Companies need their network to operate efficiently, quickly, and without issue. Network teams work to keep their network up and running while eliminating problems that drag the network down. Using network performance monitoring (NPM) tools, enterprises can determine how efficient their network is running and pinpoint problem areas. While eliminating performance issues is important, there’s another aspect of network monitoring that should be addressed – network optimization.
Optimizing your network’s performance is a crucial step in bringing your network from performing fine to performing efficiently. Even if there are no major issues currently bringing down network performance, your network may not be performing at the levels it could be. Configuring your network to run perfectly isn’t just a matter of avoiding major pitfalls; you also need to adopt the proper ideas and protocols alongside planning out long-term network upgrades.
Network optimization comprises a series of best practices designed to make small boosts to your network performance. Your enterprise might have already implemented some of these practices or are planning to implement them. Whatever the case, we’ve outlined a handful of ways your network team can optimize your network performance.
Upgrade your network hardware
Building your network means buying, installing, and running a collection of hardware. The hardware on your network infrastructure needs to handle the needs of your enterprise, including data transfer rate, network capacity, and any other metrics your company measures. If a router, switch, connection, or other node on your infrastructure is built for older standards, it may be time to consider upgrading them for a newer model.
However, it should be stated that you should always investigate your network nodes if you notice it’s dragging performance down. Sometimes the problem with a device is poor configuration rather than just the hardware being old. Also, you need to build your network hardware infrastructure based around the maximum speed of your network. There’s no point in introducing a node onto your hardware whose maximum speed support is way above what your network is operating at.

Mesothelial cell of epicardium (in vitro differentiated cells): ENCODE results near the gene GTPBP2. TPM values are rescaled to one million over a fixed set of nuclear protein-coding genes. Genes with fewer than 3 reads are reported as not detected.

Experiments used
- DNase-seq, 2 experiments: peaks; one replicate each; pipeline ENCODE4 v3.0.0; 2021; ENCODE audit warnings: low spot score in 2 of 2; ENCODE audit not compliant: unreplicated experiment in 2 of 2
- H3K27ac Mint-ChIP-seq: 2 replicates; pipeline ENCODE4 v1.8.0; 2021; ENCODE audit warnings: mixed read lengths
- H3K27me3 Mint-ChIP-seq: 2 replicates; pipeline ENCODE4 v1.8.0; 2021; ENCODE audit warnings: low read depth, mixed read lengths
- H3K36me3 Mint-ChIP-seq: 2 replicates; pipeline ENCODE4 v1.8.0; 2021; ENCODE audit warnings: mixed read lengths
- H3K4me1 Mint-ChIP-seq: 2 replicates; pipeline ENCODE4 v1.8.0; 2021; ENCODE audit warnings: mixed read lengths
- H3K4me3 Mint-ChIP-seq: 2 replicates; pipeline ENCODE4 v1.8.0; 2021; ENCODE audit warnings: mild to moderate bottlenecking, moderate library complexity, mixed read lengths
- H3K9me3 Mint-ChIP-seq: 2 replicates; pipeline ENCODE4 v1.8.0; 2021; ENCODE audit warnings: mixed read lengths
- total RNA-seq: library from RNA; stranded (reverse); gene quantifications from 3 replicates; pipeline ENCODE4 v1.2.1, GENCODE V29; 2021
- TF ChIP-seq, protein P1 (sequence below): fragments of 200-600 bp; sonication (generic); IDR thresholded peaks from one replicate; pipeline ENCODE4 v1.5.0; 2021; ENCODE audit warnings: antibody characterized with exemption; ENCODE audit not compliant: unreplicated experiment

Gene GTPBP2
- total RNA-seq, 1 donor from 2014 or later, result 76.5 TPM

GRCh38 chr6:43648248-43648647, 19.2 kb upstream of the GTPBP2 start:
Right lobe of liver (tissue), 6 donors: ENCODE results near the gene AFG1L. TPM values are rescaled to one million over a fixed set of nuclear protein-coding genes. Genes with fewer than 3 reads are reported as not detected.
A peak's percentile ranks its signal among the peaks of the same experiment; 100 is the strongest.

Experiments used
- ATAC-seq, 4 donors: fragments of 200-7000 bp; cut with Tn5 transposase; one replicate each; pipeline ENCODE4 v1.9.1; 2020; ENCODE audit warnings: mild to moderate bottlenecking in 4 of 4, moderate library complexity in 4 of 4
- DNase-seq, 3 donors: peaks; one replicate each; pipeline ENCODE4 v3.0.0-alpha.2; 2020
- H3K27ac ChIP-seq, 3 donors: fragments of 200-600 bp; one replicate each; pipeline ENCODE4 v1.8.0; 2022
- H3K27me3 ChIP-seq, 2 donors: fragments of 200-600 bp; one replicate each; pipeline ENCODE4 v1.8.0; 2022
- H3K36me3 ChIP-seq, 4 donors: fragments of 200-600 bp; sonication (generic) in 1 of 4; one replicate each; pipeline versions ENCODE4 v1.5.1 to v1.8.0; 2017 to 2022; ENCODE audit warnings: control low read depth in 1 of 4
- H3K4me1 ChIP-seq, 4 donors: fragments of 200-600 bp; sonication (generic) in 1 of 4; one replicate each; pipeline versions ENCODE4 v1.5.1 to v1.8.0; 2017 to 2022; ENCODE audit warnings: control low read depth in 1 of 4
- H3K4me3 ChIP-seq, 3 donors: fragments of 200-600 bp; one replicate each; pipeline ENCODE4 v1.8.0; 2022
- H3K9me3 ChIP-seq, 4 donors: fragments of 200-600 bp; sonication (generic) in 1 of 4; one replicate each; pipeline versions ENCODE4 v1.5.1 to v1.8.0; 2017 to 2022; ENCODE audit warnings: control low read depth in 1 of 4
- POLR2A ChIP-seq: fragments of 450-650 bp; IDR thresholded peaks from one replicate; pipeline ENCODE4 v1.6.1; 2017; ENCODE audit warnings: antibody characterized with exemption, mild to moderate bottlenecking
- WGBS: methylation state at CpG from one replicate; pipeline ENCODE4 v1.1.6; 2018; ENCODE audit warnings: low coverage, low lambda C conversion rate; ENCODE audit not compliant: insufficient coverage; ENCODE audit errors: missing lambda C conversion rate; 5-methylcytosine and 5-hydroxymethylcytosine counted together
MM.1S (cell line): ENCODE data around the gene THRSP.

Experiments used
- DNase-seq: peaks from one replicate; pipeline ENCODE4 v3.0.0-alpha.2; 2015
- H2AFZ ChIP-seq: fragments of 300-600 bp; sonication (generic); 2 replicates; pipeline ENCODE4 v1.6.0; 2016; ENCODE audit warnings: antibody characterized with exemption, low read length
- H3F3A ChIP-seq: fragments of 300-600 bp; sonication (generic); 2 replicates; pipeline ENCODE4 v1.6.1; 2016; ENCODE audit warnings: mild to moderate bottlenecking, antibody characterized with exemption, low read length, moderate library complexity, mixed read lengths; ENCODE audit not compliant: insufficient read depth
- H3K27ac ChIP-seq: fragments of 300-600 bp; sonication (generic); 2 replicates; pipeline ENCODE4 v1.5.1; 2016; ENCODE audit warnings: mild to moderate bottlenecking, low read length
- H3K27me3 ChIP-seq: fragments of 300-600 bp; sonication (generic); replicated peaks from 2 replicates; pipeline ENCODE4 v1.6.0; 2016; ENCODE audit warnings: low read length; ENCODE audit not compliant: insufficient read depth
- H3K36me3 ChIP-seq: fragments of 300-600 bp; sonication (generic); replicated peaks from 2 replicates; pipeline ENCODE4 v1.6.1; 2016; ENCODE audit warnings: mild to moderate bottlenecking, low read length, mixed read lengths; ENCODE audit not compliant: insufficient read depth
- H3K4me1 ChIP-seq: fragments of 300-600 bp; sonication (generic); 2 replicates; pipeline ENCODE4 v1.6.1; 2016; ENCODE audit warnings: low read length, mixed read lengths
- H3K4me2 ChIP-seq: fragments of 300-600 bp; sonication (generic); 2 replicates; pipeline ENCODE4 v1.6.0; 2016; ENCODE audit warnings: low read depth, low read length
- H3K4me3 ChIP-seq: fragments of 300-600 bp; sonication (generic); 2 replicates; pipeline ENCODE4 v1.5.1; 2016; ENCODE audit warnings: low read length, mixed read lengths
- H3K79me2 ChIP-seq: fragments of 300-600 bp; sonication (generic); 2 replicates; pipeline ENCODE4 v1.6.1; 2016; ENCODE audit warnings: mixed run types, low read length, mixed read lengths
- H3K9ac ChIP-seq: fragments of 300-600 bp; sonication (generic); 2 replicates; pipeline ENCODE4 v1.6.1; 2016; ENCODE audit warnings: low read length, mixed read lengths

Clearing malware from your network
There are several reasons to remove malware from your network, and one of them is that threat actors can target and reduce network performance. Malware could continuously request data in order to overload your network, or attack the health of a node to make it fail. An NPM tool can sweep your network to look for malware and alert you if it discovers any suspicious activity. Depending on how advanced the tool is, it might also be able to take steps to stop the actor and remove it from your network.
Eliminating network bottlenecks
Bottlenecks are some of the most common reasons why networks aren’t performing as well as they should be. They are areas of heavy congestion between one area of your network to another, and congestion is something any network team needs to address to move towards network optimization. They can happen for a variety of reasons, but regardless, any bottlenecks on your network needs to be eliminated.